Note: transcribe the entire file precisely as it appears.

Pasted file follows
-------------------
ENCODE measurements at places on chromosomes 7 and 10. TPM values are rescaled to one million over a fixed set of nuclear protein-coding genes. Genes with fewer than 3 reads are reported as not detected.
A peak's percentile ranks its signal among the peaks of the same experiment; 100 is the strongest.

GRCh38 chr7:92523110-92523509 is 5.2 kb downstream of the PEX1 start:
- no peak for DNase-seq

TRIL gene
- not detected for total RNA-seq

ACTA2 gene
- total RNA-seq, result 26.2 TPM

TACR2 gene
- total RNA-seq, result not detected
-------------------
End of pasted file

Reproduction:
ENCODE measurements at places on chromosomes 7 and 10. TPM values are rescaled to one million over a fixed set of nuclear protein-coding genes. Genes with fewer than 3 reads are reported as not detected.
A peak's percentile ranks its signal among the peaks of the same experiment; 100 is the strongest.

GRCh38 chr7:92523110-92523509 is 5.2 kb downstream of the PEX1 start:
- no peak for DNase-seq

TRIL gene
- not detected for total RNA-seq

ACTA2 gene
- total RNA-seq, result 26.2 TPM

TACR2 gene
- total RNA-seq, result not detected